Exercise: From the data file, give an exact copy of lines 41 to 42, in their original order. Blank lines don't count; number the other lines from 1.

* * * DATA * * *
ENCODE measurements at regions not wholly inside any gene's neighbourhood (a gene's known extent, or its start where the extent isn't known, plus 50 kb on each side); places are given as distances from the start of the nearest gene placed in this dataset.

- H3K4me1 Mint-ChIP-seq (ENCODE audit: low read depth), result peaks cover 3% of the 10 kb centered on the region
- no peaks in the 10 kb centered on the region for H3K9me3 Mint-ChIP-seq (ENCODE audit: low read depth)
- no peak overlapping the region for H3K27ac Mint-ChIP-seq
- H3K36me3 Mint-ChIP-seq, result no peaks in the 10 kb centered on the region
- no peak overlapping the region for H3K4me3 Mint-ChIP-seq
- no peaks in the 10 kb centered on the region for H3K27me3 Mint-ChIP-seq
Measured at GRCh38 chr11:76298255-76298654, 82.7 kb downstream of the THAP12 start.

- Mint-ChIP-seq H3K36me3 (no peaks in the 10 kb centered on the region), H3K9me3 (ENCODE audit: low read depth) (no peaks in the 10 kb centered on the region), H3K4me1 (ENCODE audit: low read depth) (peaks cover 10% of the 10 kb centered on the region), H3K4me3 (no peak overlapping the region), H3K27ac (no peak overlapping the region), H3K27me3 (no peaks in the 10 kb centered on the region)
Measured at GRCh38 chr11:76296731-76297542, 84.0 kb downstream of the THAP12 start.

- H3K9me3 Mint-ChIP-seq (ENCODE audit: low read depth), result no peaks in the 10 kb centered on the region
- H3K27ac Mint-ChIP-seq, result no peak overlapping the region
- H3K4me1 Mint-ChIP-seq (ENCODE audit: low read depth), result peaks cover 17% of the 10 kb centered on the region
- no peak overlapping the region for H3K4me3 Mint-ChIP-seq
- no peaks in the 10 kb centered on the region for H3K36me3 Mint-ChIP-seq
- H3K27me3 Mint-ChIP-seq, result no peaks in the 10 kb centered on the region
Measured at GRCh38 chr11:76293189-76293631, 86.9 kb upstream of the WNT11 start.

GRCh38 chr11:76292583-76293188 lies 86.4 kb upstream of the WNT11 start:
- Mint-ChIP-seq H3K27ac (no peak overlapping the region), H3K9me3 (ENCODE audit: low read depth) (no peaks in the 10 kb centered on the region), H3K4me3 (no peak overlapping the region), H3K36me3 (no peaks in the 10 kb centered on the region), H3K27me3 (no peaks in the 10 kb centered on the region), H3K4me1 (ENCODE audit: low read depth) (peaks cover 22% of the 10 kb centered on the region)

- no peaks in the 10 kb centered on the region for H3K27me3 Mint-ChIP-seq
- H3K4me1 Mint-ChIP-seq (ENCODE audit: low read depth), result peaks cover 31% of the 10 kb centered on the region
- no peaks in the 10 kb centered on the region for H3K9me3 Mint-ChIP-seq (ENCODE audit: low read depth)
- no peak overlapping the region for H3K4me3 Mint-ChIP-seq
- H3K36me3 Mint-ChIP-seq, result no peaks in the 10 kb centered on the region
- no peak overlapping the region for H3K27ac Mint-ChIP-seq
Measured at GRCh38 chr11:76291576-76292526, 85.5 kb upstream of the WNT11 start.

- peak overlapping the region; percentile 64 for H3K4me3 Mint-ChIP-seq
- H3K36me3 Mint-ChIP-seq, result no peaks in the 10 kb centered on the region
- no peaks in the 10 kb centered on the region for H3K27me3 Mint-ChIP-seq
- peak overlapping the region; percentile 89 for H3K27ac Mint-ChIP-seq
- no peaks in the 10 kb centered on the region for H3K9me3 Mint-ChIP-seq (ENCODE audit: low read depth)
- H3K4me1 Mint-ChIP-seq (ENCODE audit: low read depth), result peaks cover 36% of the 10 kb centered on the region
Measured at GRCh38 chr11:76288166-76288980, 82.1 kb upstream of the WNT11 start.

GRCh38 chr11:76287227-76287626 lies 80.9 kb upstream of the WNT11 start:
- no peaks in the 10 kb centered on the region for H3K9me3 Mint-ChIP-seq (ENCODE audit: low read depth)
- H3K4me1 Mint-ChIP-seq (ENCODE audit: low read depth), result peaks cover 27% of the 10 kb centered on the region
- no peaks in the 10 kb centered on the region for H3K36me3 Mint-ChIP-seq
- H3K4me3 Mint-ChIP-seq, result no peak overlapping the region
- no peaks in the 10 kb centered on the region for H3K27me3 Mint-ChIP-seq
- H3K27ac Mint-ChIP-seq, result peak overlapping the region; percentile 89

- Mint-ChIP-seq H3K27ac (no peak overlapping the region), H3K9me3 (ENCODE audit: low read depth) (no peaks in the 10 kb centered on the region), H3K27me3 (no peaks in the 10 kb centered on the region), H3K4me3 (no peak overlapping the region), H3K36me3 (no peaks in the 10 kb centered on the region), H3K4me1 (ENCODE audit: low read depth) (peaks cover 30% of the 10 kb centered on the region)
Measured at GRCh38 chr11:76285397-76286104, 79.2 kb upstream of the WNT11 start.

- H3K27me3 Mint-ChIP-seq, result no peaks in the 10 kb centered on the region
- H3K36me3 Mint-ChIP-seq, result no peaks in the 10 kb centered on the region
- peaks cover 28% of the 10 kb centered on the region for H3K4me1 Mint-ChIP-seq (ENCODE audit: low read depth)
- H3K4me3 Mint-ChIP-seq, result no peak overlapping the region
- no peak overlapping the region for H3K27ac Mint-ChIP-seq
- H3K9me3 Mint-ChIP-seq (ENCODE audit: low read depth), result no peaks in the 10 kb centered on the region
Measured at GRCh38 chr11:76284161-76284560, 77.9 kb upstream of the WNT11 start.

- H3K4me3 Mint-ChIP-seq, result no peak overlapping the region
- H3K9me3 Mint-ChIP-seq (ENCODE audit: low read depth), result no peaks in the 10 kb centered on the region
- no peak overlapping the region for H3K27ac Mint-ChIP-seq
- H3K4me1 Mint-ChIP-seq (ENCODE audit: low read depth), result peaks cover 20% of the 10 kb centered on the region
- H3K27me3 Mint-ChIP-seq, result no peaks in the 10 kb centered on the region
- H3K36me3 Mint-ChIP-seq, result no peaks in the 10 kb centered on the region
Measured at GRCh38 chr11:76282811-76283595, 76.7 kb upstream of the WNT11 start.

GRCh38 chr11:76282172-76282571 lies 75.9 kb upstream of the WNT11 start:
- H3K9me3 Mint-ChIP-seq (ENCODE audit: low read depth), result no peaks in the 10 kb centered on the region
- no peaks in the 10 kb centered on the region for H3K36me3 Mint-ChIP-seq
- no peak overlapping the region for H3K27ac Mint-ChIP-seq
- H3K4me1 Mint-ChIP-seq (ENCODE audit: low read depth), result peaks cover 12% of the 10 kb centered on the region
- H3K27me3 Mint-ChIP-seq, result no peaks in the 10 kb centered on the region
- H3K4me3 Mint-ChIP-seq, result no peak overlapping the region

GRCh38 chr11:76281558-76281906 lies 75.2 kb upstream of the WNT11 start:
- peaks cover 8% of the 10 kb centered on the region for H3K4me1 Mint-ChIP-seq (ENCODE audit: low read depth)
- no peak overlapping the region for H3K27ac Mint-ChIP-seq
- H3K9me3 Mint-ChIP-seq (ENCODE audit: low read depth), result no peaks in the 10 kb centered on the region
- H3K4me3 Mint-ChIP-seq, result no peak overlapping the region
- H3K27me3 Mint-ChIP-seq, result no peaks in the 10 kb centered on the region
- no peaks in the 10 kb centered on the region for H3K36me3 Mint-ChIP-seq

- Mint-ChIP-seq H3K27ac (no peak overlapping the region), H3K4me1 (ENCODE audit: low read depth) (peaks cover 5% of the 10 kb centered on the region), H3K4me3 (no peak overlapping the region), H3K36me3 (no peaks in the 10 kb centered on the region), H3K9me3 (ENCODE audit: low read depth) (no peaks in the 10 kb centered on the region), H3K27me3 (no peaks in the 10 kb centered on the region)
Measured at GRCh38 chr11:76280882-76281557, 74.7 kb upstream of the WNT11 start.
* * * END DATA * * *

- Mint-ChIP-seq H3K27ac (no peak overlapping the region), H3K9me3 (ENCODE audit: low read depth) (no peaks in the 10 kb centered on the region), H3K27me3 (no peaks in the 10 kb centered on the region), H3K4me3 (no peak overlapping the region), H3K36me3 (no peaks in the 10 kb centered on the region), H3K4me1 (ENCODE audit: low read depth) (peaks cover 30% of the 10 kb centered on the region)
Measured at GRCh38 chr11:76285397-76286104, 79.2 kb upstream of the WNT11 start.